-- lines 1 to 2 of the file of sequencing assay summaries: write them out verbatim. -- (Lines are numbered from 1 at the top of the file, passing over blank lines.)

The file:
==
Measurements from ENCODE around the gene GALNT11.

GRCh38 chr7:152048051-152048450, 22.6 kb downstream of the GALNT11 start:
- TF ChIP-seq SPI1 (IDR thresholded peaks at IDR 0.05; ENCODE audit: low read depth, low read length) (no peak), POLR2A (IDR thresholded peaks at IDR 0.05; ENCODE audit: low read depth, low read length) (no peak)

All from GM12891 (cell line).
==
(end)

Measurements from ENCODE around the gene GALNT11.

GRCh38 chr7:152048051-152048450, 22.6 kb downstream of the GALNT11 start: